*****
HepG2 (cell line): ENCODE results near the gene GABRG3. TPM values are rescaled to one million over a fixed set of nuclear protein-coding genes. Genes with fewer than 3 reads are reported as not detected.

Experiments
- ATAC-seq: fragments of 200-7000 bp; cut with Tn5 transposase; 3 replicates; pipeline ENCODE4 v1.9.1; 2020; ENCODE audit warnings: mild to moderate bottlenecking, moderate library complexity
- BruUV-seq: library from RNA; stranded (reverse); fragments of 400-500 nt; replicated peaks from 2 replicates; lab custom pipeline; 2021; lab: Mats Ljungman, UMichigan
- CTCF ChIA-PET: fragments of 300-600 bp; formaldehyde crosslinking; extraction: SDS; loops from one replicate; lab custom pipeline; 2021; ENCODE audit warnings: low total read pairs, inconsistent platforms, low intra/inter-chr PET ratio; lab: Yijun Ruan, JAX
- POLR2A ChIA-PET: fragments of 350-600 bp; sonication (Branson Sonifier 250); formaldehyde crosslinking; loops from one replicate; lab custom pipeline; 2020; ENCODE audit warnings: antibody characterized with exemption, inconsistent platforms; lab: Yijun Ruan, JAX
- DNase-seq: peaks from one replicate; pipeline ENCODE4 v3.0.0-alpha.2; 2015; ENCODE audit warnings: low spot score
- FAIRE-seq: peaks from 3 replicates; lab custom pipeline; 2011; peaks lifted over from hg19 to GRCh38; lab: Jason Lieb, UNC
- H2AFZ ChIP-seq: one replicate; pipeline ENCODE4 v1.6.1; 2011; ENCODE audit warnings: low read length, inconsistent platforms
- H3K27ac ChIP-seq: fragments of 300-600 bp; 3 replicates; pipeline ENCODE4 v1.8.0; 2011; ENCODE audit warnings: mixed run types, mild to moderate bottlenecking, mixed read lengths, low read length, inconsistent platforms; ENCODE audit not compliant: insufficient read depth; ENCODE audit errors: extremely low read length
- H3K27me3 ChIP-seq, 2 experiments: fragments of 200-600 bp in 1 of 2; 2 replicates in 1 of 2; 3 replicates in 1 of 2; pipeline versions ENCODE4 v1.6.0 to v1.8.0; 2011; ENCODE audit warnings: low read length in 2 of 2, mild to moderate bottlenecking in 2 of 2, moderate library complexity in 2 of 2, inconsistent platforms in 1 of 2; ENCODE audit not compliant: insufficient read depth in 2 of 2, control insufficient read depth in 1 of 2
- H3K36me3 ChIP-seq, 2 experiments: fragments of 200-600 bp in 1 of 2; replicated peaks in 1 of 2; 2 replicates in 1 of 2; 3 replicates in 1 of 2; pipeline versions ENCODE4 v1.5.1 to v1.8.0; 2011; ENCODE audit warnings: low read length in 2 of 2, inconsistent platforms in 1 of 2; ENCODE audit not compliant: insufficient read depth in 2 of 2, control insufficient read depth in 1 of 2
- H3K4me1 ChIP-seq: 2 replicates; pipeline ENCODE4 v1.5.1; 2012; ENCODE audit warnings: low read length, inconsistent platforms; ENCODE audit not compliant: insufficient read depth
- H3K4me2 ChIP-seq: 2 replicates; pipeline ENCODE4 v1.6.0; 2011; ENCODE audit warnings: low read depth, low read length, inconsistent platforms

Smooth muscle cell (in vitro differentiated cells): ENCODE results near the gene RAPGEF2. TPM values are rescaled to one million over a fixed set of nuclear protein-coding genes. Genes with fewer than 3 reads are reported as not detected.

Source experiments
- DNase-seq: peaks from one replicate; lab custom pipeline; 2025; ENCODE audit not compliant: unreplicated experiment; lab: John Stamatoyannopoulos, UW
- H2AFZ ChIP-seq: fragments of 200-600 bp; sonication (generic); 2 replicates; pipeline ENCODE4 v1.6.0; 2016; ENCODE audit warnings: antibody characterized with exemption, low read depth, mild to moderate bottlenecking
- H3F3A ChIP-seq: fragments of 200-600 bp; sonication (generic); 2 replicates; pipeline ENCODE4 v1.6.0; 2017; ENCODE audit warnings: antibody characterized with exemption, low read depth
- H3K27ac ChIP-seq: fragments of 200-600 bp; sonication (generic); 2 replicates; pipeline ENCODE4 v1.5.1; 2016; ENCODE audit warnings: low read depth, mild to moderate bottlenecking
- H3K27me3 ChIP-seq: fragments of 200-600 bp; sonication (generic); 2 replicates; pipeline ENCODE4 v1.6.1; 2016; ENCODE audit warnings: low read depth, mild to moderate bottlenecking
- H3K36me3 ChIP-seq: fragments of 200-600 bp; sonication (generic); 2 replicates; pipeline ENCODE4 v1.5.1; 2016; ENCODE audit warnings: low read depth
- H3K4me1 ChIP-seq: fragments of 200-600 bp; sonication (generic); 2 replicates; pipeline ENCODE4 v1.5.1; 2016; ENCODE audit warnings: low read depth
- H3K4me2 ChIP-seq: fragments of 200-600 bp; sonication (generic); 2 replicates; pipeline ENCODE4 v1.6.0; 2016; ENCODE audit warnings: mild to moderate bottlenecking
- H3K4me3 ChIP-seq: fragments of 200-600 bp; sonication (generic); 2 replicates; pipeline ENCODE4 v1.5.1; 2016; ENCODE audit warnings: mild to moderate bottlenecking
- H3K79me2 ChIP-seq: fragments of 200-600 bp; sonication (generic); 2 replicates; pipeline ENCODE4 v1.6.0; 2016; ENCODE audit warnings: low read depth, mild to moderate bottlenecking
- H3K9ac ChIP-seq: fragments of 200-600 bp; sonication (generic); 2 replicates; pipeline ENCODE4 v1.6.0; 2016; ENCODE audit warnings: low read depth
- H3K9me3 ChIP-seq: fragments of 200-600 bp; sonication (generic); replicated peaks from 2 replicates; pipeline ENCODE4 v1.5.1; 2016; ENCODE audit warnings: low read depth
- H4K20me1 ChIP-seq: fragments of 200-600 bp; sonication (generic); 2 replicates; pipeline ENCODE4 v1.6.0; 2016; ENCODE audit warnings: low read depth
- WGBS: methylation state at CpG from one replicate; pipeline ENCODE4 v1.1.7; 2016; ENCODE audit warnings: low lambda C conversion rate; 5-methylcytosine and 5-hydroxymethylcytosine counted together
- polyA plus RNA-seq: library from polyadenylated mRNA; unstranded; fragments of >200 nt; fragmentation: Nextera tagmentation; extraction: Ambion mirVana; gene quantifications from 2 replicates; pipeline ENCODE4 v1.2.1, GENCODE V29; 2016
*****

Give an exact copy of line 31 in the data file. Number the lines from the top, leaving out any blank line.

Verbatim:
- polyA plus RNA-seq: library from polyadenylated mRNA; unstranded; fragments of >200 nt; fragmentation: Nextera tagmentation; extraction: Ambion mirVana; gene quantifications from 2 replicates; pipeline ENCODE4 v1.2.1, GENCODE V29; 2016